My passion is using design to make a positive impact on the world. It took me a number of years to discover this passion, but I eventually recognized it by combining two aspects of my life that have always been with me: my natural desire to lead and my love for design.
My leadership development started at a young age. I have two younger twin brothers, and I quickly grew into the role of an influential leader to them. My love of design goes back even further … for as long as I can remember, actually. I was that kid in class who always volunteered to draw on the board. In high school, I even won a National Graphic Design competition.
Throughout my life, I have fostered my passion in different ways, but mostly through volunteering. One organization that has grown close to my heart is AIGA, the professional association for design. I have volunteered with this organization in different capacities for many years, and I currently serve as the president of AIGA Indianapolis. I have come to realize that in addition to fueling my passion, my volunteer experiences have had a profound impact on my career.
I want to break down why furthering your passion through volunteerism can help you accelerate your career in the same way.
A quick Google search on “how to accelerate your career” reveals a consistent theme. Nearly every result says that you need to gain three things: more contacts, more skills, and more education.
That’s great in theory, but you probably don’t have the time or money to go back to school; you most likely do not have many opportunities for learning new skills; and you hate going to networking events to meet new random people. Let’s face it, we are all busy people, so how do we take our career to the next step?
This is where volunteering and capitalizing on your passion can guide you to improving in all three of these areas (contacts, skills, education) in a manageable way.
Volunteering connects you with other leaders and people in the community simply through sharing a goal and determining how to accomplish it. This could be other members of your committee or people you have to reach out to for support. Reaching out on behalf of your cause—and not just yourself—could connect you to people you might not otherwise have the opportunity to speak with.
For example, in organizing a leadership breakfast each year, I am able to meet with respected design leaders from the community who I otherwise would probably not meet due to their busy schedules.
Be sure to keep a list of the contacts you make while volunteering. You never know who might help you and how.
Volunteering equips you with skills you may not develop within your current job, yet need to have in order to advance in your career. Sign up for roles a little outside of your comfort zone — a role that might require you to recruit a team, run a meeting, or ask for sponsorship dollars.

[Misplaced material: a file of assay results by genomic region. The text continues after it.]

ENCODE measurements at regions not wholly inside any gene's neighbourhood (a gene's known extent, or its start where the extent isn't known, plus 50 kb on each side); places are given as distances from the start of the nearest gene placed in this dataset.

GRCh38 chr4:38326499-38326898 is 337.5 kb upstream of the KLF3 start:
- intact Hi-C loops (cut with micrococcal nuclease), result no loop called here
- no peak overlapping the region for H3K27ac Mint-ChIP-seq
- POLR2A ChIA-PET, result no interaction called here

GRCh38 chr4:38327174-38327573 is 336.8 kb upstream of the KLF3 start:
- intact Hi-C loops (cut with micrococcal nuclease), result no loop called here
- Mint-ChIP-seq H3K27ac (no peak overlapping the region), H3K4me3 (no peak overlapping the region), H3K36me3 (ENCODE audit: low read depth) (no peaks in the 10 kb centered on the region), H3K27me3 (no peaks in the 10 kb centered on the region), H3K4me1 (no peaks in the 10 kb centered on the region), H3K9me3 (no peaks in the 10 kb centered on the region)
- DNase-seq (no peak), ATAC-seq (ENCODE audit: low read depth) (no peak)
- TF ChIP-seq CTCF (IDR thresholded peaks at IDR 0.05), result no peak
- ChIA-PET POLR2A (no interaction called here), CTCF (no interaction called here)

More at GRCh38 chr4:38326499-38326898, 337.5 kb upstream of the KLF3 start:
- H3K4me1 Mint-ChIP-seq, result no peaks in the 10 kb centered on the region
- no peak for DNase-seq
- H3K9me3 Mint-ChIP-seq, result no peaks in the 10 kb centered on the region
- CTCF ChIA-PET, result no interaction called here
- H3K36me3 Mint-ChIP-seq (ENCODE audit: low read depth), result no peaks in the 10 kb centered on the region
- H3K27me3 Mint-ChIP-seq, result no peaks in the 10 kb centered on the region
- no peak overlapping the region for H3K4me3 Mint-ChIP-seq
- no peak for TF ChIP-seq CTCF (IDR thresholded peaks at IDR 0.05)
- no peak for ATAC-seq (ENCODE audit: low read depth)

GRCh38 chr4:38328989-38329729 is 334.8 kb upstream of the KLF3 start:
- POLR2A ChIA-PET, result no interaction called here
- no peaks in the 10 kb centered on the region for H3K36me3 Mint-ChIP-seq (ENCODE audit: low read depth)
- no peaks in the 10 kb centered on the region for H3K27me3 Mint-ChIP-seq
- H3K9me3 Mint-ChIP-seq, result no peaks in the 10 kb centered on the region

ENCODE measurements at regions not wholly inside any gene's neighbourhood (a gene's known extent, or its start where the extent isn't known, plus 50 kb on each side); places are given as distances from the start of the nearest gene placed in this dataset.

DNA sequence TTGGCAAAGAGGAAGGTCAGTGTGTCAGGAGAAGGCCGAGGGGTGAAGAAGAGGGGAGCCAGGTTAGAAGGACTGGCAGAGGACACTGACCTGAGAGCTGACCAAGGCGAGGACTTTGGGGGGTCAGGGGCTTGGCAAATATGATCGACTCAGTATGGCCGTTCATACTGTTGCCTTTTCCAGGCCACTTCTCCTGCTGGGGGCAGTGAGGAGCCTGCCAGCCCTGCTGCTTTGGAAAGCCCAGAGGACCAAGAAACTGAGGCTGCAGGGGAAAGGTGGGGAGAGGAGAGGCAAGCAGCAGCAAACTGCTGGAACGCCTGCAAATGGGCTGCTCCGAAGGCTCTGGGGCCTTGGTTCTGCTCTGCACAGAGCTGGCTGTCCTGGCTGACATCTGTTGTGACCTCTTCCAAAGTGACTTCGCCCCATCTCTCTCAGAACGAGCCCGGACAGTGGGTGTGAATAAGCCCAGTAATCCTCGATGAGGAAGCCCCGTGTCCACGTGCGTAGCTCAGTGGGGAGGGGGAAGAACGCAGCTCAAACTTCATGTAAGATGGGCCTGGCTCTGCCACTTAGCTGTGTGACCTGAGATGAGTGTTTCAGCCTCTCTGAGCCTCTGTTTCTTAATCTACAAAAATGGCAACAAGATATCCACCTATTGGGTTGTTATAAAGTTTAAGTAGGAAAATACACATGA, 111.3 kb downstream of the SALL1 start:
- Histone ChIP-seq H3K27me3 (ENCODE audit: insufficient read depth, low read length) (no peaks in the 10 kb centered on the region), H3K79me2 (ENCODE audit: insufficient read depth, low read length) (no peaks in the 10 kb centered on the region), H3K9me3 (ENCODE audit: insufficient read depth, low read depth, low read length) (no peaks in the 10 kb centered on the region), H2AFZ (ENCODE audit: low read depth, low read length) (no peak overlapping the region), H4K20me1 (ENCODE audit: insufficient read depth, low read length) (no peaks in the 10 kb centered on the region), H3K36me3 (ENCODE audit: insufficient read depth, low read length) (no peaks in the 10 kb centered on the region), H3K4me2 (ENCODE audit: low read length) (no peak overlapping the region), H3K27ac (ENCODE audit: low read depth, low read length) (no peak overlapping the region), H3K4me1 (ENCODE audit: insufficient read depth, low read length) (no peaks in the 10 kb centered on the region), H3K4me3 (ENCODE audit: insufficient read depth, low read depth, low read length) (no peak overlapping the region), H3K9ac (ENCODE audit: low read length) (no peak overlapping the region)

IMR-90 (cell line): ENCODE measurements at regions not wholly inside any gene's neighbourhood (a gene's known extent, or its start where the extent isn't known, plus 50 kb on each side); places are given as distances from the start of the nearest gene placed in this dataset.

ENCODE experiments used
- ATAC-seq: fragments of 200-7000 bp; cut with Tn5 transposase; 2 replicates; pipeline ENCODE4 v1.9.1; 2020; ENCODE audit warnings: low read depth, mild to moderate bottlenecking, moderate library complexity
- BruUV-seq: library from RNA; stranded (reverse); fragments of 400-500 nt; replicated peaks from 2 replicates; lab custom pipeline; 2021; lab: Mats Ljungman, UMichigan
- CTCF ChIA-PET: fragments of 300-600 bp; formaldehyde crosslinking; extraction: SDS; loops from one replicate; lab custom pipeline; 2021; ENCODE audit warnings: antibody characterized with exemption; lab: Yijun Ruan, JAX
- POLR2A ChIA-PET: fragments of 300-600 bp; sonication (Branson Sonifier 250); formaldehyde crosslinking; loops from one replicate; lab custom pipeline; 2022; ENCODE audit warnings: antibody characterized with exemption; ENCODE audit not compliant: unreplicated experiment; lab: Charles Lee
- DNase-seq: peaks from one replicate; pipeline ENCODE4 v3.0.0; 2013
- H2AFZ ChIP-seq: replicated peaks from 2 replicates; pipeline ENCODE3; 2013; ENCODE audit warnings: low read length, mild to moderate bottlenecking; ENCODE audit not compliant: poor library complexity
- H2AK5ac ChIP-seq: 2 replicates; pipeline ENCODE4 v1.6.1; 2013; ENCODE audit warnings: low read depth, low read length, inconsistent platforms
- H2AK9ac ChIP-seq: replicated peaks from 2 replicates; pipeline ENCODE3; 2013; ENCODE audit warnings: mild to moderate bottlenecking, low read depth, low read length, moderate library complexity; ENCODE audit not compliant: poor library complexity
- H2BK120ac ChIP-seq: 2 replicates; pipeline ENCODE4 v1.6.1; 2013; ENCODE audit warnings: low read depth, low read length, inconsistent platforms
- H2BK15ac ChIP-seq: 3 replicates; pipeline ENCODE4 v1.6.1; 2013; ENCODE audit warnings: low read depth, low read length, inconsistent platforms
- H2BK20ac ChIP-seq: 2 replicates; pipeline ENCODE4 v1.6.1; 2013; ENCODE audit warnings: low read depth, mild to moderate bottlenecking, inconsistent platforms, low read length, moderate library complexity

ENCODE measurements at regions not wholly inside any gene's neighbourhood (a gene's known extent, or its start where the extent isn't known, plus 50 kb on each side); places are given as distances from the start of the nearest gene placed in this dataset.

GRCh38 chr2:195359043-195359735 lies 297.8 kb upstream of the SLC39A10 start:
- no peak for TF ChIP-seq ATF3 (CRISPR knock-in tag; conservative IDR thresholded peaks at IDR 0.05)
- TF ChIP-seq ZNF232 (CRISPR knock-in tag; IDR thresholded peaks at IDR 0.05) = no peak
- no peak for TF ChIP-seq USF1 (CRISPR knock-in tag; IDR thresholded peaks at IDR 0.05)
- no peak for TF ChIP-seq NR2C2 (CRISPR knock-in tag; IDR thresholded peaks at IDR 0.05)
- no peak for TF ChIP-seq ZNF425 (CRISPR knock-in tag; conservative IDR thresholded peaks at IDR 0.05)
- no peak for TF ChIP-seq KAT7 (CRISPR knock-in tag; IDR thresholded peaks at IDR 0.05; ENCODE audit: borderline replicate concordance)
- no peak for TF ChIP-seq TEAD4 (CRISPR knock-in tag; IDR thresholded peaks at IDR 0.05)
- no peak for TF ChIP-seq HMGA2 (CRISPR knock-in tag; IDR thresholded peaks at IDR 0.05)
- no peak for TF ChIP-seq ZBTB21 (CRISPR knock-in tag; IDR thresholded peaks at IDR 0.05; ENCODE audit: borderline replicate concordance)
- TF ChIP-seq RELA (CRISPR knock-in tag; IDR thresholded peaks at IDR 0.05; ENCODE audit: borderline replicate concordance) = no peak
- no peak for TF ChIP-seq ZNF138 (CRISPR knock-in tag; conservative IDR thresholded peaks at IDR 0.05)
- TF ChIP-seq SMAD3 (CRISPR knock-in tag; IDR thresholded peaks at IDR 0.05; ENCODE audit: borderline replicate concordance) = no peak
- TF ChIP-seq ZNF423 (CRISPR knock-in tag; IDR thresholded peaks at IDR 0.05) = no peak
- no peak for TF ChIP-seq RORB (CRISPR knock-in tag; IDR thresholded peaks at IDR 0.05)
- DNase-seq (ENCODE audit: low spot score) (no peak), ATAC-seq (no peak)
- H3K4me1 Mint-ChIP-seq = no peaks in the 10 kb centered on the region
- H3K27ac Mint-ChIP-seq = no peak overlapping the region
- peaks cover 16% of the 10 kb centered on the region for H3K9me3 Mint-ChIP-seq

You could also acquire more tactical skills, too, such as learning a new software program or how to create a social media calendar. The possibilities are endless.
Alternatively, do you already have a certain skill, but want to be more proficient at it? Your role may be an outlet to use the skills you currently have in a different way in order to get stronger.
Additionally, volunteering could get you out of your day-to-day routine and allow you to gain new perspectives on problems. You might be able to experience how things work in a new industry or business vertical.
One of the greatest things volunteering can help you achieve is knowing yourself better. Knowing what skills, knowledge and value you bring to the table is the foundation for your career success.
By knowing this, you develop a greater sense of how other people view you and your strengths outside of your coworkers. Your volunteer experience is a good way to understand your full potential, and help you determine your future career path.
It’s never too late to get involved , even if you’re already busy. In fact, it’s crucial to your career that you do.
Think back to filling out your college application. You most likely included your involvement in high school activities because colleges wanted see that you were learning outside the classroom. Somewhere along the line, we stopped doing extracurricular activities and the hobbies we cared most about, which also means we stopped learning outside the classroom.
Employers, after all, care about the things you are involved with and passionate about just as much as colleges did.
M.T. Ray, former vice president of talent at High Alpha, says, “When assessing talent, we look at a well-rounded person . Not only their work history and ability to do the job, but also their initiative and involvement outside of work that exemplifies leadership and their passion for a cause . We like a balanced employee.”
However, the secret sauce is that you have to choose a volunteer role for something you really care about. I repeat, choose a volunteer role for something you really care about! This is important because if you don’t really care about what your helping with, it will feel like another job, not a labor of love.